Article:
An Icelandic Volcano Is Erupting For The First Time In Almost 800 Years And The Pics Are Epic

Sorry to be a total David Attenborough, but nature is pretty dang epic. Case and point the long-dormant volcano on Iceland’s Reykjanes Peninsula, which has just decided to erupt with particular pzazz.

It wasn’t unexpected by Iceland‘s scientific community, apparently over 50,000 earthquakes had shaken the place up in the week before the eruption began over the weekend. Still, though, it’s been 781 years since the last eruption.

Just look at that light show.

“At around 20:45 UTC today, 19 March, a volcanic eruption began at Geldingadalur, close to Fagradalsfjall on the Reykjanes Peninsula,” stated the first report of the volcano by the Icelandic Meteorological Office.

“At the time of writing, the weather on the peninsula is wet and windy, and an orange glow can be seen in low clouds on the horizon from Reykjanesbær and Grindavík”.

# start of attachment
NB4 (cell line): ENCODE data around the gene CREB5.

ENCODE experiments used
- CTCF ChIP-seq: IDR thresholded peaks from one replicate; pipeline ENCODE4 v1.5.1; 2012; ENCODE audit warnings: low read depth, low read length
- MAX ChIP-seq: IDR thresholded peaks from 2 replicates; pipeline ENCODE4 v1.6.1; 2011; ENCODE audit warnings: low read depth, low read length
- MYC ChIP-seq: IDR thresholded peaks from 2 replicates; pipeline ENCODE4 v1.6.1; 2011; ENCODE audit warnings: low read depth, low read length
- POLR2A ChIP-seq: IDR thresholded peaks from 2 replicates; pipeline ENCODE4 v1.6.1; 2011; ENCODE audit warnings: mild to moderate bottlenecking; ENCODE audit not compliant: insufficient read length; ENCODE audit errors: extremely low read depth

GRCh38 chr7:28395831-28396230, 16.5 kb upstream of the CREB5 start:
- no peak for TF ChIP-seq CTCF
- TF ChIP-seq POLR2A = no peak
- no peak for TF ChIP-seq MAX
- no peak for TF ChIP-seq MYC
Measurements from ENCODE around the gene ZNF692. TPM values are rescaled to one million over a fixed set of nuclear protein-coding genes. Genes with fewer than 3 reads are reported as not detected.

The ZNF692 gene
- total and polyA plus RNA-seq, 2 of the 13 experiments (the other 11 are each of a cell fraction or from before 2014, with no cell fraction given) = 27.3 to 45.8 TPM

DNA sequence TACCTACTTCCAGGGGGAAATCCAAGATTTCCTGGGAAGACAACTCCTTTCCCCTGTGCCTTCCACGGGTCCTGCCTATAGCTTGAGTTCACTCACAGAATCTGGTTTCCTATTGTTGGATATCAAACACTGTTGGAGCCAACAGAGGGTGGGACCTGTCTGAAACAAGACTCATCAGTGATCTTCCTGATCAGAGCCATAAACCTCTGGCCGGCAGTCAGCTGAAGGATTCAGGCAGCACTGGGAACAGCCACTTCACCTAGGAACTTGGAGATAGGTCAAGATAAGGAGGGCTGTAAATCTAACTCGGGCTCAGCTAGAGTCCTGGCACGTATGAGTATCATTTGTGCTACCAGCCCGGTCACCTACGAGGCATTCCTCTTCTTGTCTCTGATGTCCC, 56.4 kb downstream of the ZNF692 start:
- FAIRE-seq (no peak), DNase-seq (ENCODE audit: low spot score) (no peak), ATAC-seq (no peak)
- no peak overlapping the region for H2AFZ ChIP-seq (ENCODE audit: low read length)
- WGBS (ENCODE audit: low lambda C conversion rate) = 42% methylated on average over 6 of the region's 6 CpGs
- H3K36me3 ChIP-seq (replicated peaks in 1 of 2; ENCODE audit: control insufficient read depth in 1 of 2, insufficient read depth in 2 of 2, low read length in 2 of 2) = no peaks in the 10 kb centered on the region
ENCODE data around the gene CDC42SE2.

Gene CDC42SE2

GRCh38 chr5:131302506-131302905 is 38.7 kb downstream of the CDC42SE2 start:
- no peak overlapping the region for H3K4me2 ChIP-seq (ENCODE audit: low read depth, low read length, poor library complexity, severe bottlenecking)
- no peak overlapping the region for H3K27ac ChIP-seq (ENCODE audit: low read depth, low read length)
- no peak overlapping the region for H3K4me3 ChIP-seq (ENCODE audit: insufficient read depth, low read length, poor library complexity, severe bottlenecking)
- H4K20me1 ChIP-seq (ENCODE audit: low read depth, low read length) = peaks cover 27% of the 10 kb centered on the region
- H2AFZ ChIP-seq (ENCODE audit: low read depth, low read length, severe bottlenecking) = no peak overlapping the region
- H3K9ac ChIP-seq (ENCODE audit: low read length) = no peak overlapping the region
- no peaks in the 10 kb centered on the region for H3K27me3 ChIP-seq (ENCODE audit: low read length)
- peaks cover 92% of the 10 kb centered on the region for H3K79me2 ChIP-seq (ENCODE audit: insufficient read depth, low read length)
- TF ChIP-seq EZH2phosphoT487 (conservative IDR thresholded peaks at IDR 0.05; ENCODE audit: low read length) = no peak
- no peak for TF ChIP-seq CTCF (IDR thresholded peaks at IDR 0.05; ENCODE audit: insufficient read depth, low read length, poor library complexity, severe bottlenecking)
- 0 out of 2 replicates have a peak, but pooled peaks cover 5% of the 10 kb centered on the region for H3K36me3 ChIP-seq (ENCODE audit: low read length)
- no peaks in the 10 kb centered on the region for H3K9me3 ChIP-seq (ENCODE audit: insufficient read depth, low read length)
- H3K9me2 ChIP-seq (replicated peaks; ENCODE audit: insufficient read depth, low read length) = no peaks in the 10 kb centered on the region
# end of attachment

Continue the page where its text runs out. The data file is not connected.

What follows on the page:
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The reason we can all just gaze in wonder instead of worry is that everyone is ok. The eruption is near an airport and roads were initially closed for safety, but they’re back open again now as the volcano is already chilling out.

The same Office noted by Saturday that “the eruption in Geldingadalur is not large, so it looks like gas pollution from the volcanoes will have little effect on the well-being and health of the inhabitants of the Reykjanes Peninsula and the capital area”.

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This is also why hikers have been flocking to the area to snap pics of the rare event. Honestly, thank god they are because Instagram is a dramatic delight right now with all their photos. If I can’t travel, I at least demand pretty pictures.

All up, for those volcano nerds playing at home, the fissure was about 500 to 800 metres wide, with lava splashing up as high as almost 100 metres, according to the meteorological office’s Bjarki Friis interview with Reuters.

 

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For us non-volcano nerds, it’s huge and looks cool.

(Lead image: Instagram / @thrainn_hauxon)

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